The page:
Our solution provides payroll e-wallets which you can fund in the currency of your choice (out of 16 currencies), and then pay locally (in 160+ countries) – so there’s no need to open and manage multiple local bank accounts. And unlike everyone else, our solution plans the payment from the land-date and works backwards to determine proper send-date, ensuring payments land on time in your worker’s account – every time, everywhere.

This integrated approach reduces administrative burdens for businesses, enabling them to focus on strategic workforce management.

Businesses win – every time

Papaya Global’s use of IBAN and SWIFT in its cross-border workforce payment solutions addresses the specific needs and challenges of businesses. Our integrated approach combines cutting-edge technology, compliance expertise, and secure payment methods.

With IBAN and SWIFT providing the money movement mechanism, Papaya OS enables a payroll and payments experience that’s always fully secure, compliant, on time, and accurate. And, we provide complete transparency and visibility into the payment process, so you can track your payments at every step and ensure they are being processed correctly.

Want to learn more about Papaya OS? Book a demo today.


What are the advantages of using IBAN over SWIFT?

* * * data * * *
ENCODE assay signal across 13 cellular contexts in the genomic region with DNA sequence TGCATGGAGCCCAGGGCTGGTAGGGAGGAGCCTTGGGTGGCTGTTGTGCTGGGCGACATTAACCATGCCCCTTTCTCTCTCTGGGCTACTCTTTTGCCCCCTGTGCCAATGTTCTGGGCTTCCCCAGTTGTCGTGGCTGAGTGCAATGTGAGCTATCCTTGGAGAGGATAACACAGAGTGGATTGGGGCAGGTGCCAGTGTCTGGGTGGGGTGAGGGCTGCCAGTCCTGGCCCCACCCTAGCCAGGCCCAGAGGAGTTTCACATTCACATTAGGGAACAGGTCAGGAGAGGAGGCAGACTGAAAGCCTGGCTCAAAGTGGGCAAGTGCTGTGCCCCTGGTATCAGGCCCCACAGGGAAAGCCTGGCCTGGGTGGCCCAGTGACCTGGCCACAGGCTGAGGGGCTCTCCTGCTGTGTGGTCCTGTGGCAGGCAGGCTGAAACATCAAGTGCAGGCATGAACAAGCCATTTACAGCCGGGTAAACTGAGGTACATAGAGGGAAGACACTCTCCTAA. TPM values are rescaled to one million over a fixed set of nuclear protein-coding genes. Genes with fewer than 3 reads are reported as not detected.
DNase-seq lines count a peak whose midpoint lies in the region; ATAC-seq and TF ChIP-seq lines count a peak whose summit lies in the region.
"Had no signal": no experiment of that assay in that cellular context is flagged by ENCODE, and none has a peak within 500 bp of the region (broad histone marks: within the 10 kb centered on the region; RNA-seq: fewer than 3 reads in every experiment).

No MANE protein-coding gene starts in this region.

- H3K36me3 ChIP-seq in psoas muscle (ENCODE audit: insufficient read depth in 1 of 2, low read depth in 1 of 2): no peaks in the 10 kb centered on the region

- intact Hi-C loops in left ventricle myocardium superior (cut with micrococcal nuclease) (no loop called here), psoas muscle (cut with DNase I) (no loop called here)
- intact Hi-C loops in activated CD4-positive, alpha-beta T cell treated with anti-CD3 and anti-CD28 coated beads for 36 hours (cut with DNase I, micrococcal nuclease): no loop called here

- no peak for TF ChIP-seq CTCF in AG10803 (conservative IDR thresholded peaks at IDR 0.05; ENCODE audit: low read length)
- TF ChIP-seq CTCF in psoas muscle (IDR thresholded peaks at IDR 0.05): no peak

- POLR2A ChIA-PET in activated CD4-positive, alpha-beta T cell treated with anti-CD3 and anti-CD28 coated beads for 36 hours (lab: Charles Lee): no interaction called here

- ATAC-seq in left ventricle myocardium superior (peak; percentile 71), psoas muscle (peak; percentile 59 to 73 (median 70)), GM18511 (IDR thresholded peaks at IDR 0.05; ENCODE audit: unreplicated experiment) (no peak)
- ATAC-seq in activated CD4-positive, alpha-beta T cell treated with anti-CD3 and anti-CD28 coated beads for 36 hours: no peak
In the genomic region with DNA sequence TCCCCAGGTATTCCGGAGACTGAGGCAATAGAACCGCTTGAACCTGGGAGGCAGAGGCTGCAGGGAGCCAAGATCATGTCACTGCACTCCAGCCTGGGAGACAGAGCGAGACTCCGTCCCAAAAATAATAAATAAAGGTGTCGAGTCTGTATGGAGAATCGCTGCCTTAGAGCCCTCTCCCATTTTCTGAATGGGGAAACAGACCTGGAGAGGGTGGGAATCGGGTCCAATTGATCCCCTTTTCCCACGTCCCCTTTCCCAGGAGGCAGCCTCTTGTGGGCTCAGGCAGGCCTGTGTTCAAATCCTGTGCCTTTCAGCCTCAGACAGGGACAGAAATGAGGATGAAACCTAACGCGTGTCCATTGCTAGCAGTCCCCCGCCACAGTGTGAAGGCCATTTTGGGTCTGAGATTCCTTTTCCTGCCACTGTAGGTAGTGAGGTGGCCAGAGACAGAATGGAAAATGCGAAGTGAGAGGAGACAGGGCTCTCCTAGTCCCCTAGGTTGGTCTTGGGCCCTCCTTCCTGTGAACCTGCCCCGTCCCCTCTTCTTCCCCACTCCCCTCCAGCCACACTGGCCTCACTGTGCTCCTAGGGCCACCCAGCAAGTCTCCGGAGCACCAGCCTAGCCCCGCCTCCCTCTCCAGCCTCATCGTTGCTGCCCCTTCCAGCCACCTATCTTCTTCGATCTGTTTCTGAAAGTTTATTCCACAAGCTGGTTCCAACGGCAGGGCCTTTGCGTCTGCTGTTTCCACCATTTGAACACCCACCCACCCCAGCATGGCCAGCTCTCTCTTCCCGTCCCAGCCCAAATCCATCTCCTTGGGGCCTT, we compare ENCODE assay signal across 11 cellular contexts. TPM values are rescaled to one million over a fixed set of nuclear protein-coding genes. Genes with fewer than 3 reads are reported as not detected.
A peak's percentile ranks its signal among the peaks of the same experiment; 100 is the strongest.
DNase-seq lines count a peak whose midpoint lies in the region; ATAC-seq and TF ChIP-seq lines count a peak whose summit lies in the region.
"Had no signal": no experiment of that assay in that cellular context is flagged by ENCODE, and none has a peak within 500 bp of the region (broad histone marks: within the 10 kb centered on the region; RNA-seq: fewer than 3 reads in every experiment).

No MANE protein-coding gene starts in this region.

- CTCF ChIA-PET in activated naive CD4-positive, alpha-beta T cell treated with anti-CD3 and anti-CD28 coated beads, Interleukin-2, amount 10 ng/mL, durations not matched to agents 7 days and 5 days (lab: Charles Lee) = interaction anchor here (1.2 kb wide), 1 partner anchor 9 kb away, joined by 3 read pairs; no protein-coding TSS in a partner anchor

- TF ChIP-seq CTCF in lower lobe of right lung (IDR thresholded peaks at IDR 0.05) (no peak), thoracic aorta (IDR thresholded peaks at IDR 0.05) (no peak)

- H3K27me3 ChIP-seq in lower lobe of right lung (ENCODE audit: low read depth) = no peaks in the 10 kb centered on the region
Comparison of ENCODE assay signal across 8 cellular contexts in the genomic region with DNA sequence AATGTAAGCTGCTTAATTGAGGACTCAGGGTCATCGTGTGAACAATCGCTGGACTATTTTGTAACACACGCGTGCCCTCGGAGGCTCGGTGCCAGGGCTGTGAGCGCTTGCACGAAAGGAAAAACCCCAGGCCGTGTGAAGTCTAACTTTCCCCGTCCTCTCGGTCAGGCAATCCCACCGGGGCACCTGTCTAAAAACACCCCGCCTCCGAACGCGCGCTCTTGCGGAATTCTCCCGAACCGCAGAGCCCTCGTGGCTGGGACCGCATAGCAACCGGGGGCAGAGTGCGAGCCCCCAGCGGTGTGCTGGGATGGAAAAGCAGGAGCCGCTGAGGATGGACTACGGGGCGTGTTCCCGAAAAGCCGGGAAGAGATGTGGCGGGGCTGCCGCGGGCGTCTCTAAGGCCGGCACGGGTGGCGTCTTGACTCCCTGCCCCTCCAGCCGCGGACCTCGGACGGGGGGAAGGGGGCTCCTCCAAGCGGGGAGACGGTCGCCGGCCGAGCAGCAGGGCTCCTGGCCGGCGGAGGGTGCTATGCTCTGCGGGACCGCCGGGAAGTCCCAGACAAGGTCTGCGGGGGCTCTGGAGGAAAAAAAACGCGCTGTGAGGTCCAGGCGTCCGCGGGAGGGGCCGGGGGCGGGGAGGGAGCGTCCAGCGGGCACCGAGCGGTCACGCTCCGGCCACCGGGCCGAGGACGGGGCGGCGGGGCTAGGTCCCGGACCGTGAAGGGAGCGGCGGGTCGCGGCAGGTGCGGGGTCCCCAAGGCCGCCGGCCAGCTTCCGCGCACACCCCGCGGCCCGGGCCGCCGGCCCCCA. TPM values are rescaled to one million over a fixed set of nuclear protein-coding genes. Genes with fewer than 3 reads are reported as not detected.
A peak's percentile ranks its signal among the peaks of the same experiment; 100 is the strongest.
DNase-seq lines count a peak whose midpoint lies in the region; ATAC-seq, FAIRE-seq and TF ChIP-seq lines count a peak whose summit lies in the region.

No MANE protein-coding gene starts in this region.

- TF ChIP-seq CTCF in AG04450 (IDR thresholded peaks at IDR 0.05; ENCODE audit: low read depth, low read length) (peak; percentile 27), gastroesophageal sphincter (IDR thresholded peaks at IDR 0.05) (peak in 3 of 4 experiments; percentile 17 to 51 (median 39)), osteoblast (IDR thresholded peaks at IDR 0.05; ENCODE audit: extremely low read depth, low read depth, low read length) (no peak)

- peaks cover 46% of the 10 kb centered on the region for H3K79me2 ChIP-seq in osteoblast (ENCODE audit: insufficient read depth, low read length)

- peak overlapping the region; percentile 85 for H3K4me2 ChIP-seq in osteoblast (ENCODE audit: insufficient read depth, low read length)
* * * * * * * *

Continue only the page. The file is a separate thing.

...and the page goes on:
IBAN offers advantages such as standardized account identification, faster processing, and reduced risk of errors in cross-border payments, whereas SWIFT is a messaging network that ensures secure communication between financial institutions.

How do IBAN and SWIFT affect cross-border payments?

IBAN and SWIFT work together to facilitate cross-border payments: IBAN helps identify recipient bank accounts, while SWIFT ensures secure transmission of payment instructions, enabling efficient and accurate cross-border transactions.

How do we ensure the accuracy of IBAN and SWIFT codes?

To ensure accuracy, it is essential to validate IBAN and SWIFT codes through reliable sources, such as official bank websites or international validation tools, and cross-check them with the recipient’s banking information.

Will IBAN or SWIFT be more cost-effective for our company?

The cost-effectiveness depends on various factors, including the volume and frequency of international payments. IBAN may offer faster processing and potentially lower fees, while SWIFT provides a secure network for communication, but specific pricing details should be obtained from the relevant financial institutions.

Can we use IBAN for SWIFT payments or vice versa?

While IBAN and SWIFT are related, they serve different purposes. IBAN is used to identify recipient bank accounts, while SWIFT is the messaging network that facilitates secure communication. Therefore, IBAN is used alongside SWIFT for cross-border payments, but they are not interchangeable.